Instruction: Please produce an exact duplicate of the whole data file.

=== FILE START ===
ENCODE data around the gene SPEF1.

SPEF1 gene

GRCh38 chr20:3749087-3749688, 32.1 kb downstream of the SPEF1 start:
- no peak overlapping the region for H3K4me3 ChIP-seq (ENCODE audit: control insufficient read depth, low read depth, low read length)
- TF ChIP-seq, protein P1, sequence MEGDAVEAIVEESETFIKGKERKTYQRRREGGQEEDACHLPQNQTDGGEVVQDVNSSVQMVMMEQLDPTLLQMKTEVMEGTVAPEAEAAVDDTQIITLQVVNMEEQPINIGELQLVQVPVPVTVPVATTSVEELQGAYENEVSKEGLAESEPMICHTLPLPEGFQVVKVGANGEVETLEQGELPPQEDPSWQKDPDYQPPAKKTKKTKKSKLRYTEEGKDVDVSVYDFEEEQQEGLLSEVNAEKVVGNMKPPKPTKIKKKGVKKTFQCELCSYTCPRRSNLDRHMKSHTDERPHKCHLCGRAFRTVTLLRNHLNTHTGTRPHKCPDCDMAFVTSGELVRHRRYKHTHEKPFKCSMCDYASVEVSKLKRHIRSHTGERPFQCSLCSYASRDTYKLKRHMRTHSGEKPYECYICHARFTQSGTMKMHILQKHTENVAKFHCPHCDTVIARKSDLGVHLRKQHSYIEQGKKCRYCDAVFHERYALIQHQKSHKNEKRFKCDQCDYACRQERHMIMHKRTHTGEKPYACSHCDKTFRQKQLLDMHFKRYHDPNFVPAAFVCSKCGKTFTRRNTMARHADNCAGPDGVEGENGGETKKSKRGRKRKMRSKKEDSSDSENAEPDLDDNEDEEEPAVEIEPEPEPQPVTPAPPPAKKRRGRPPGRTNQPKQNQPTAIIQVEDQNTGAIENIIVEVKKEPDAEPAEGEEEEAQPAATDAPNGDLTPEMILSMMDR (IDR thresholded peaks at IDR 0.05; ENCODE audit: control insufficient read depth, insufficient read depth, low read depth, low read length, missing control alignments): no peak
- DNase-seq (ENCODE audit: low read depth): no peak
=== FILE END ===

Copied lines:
ENCODE data around the gene SPEF1.

SPEF1 gene

GRCh38 chr20:3749087-3749688, 32.1 kb downstream of the SPEF1 start:
- no peak overlapping the region for H3K4me3 ChIP-seq (ENCODE audit: control insufficient read depth, low read depth, low read length)
- TF ChIP-seq, protein P1, sequence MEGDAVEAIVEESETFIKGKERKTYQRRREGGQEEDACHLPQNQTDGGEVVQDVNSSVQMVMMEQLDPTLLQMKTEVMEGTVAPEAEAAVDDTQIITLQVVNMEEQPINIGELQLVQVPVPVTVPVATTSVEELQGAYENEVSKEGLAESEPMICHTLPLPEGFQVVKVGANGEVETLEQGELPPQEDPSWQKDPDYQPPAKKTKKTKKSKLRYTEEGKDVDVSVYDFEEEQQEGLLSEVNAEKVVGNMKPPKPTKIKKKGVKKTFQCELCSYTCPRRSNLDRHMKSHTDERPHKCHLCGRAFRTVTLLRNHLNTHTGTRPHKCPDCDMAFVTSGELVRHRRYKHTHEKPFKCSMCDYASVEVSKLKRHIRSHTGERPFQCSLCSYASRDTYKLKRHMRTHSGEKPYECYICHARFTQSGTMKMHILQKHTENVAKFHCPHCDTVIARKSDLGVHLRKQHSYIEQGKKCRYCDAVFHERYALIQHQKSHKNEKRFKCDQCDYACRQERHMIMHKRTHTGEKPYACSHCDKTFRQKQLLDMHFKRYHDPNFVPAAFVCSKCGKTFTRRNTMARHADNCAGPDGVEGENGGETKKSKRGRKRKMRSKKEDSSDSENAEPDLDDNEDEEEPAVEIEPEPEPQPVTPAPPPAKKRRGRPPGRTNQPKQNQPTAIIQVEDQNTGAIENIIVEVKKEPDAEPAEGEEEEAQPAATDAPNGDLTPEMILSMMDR (IDR thresholded peaks at IDR 0.05; ENCODE audit: control insufficient read depth, insufficient read depth, low read depth, low read length, missing control alignments): no peak
- DNase-seq (ENCODE audit: low read depth): no peak